>> it delivers capped speeds - an entirely different thing.
> Yes it does. I would love to be able to drive at "appropriate speed", sadly
> there are two many dickheads who would choose the wrong speed (as there
> were before enforcement increased).
Even dickheads have to drive more cautiously if they cannot assume or
>>> The idea good driver training could make people drive at the correct speed
>>> for the situation is a fantasy not worth arguing about.
>> I tend to agree, I think the road system design should deliver
>> appropriate speeds regardless of driving skills.
> there are thousands of miles of suburban 30s round here, the cost of
> changing the layout so people felt compfotable at 20-30 would be
> considerable, its OK for small city centres.
Removing signs, lines and signals and adding some people cues (flower
pots, coloured designs on road surface, benches etc.) is not expensive
compared to the cost of the current road safety industry.
>> However, there is
>> evidence that those trained to drive at earlier ages become safer and
>> less aggressive drivers, so there is perhaps justification to teach
>> driving to all children before they leave school.
>>> It seems to me some people in this group are persuing warped logic to reach
>>> a position where it would be logical to not have speed limits, its a
>>> fantasy that isn't going to happen..
>> Speed limits are ineffectual. They make no difference to driving
> GATSO enforced speed limits have changed peoples approach, most now drive
> near the speed limit.
With their nose on the speedo and necessarily observing what's coming
from where. Capped speeds don't deliver safe driving.
>> and by effectively removing responsibility from drivers they
>> make driving less safe.
> if accidents had gone up rather than down over the post GATSO period you
> might be able to make a case.
The size of the year-on-year drops reduced, dramatically during the
>> The years during which speed humps, bus lanes, cycle lanes, chicanes and
>> potholes infested the country.
We don't need them either.
From: GT on 30 Jul 2010 06:10
"Brimstone" <brimstone(a)hotmail.com> wrote in message
> "GT" <a(a)b.c> wrote in message
>> "Brimstone" <brimstone(a)hotmail.com> wrote in message
>>> "Matt B" <matt.bourke(a)nospam.london.com> wrote in message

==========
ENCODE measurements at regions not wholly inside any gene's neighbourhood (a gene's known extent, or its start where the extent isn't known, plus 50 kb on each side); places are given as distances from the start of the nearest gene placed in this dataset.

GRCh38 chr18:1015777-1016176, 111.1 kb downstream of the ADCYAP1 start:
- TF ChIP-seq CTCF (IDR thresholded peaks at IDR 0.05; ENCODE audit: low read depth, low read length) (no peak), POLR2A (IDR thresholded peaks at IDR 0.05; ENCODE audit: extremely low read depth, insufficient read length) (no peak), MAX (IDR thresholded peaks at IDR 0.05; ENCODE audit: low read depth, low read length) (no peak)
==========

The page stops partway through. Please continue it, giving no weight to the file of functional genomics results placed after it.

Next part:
>>>> On 30/07/2010 09:03, Brimstone wrote:
>>>>> "Matt B" <matt.bourke(a)nospam.london.com> wrote in message
>>>>>> On 30/07/2010 07:12, Chelsea Tractor Man wrote:
>>>>>>> On Thu, 29 Jul 2010 19:02:15 +0100, JNugent wrote:
>>>>>>>> IOW, road tax (where charged) is a charge for the use of the roads.
>>>>>>> no, its a *tax* on those who use powered vehicles on the roads
>>>>>> ITYM, _yes_, it's a *tax* on _some_ of those who use powered vehicles
>>>>>> on _public_ roads.
>>>>> <pedant mode>
>>>>> ITYM it's a tax on all powered vehicles although some are set at a
>>>>> rate at the moment.
>>>>> </pedant mode>
>>>> <pedant strength="maximum">
>>>> Only those that are required to be registered and to display a licence
>>> I can't think of any powered vehicles permitted to use the public
>>> highway which are not required to be registered and to display a VED
>>> disc even if the rate is zero. Perhaps you can fill in the gap in my
>> Old cars don't need a tax disc - is it older than 26 years?
> I suspect you're thinking of vehicles constructed before 1 January 1973.
> They have to display a valid tax disc at zero rate.
From: Brimstone on 30 Jul 2010 06:17
"Chelsea Tractor Man" <mr.c.tractor(a)hotmail.co.uk> wrote in message
> On Fri, 30 Jul 2010 11:00:17 +0100, Brimstone wrote:
>>>> "Hence we get people pootling along at 35 mph in a 60 limit when the
>>>> good for 70+ and other people doing vastly greater speeds on the same
>>>> section of road." explains why "Because what is, or is not, safe varies
>>>> person to person. " is a problem.
>>> nothing in that alters my earlier answer.
>> Right, so the fact that different people's perceptions of what is safe
>> no difference to road safety. Gotcha.
> Rubbish, of course it does.
So how do you square that view with your previous question sent on the
29/5/2010 at 5.06 pm, "so it varies from person to person. Why is that a